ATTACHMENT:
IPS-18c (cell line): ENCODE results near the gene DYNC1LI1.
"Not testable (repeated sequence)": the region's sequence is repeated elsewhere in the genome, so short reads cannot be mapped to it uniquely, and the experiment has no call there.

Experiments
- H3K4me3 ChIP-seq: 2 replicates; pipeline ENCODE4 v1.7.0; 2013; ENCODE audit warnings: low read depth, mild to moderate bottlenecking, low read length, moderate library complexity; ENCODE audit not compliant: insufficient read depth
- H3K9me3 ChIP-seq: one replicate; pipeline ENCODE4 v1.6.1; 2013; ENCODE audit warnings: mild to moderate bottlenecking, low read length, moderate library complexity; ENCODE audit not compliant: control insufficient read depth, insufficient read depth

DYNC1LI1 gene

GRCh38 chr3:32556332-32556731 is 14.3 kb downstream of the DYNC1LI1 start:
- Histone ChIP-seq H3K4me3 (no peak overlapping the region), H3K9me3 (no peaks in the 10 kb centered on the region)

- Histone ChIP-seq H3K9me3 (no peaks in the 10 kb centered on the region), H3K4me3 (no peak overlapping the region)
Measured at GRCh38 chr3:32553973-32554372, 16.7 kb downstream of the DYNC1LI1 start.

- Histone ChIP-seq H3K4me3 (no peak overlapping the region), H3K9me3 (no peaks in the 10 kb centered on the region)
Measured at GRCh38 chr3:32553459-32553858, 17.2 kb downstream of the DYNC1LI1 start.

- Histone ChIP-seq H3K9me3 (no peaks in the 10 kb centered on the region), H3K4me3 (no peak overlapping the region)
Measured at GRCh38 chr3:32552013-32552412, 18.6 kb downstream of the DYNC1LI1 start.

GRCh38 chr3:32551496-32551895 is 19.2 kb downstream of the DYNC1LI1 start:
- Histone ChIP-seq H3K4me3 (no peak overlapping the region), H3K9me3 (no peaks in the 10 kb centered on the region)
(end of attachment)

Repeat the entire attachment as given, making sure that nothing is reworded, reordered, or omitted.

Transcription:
IPS-18c (cell line): ENCODE results near the gene DYNC1LI1.
"Not testable (repeated sequence)": the region's sequence is repeated elsewhere in the genome, so short reads cannot be mapped to it uniquely, and the experiment has no call there.

Experiments
- H3K4me3 ChIP-seq: 2 replicates; pipeline ENCODE4 v1.7.0; 2013; ENCODE audit warnings: low read depth, mild to moderate bottlenecking, low read length, moderate library complexity; ENCODE audit not compliant: insufficient read depth
- H3K9me3 ChIP-seq: one replicate; pipeline ENCODE4 v1.6.1; 2013; ENCODE audit warnings: mild to moderate bottlenecking, low read length, moderate library complexity; ENCODE audit not compliant: control insufficient read depth, insufficient read depth

DYNC1LI1 gene

GRCh38 chr3:32556332-32556731 is 14.3 kb downstream of the DYNC1LI1 start:
- Histone ChIP-seq H3K4me3 (no peak overlapping the region), H3K9me3 (no peaks in the 10 kb centered on the region)

- Histone ChIP-seq H3K9me3 (no peaks in the 10 kb centered on the region), H3K4me3 (no peak overlapping the region)
Measured at GRCh38 chr3:32553973-32554372, 16.7 kb downstream of the DYNC1LI1 start.

- Histone ChIP-seq H3K4me3 (no peak overlapping the region), H3K9me3 (no peaks in the 10 kb centered on the region)
Measured at GRCh38 chr3:32553459-32553858, 17.2 kb downstream of the DYNC1LI1 start.

- Histone ChIP-seq H3K9me3 (no peaks in the 10 kb centered on the region), H3K4me3 (no peak overlapping the region)
Measured at GRCh38 chr3:32552013-32552412, 18.6 kb downstream of the DYNC1LI1 start.

GRCh38 chr3:32551496-32551895 is 19.2 kb downstream of the DYNC1LI1 start:
- Histone ChIP-seq H3K4me3 (no peak overlapping the region), H3K9me3 (no peaks in the 10 kb centered on the region)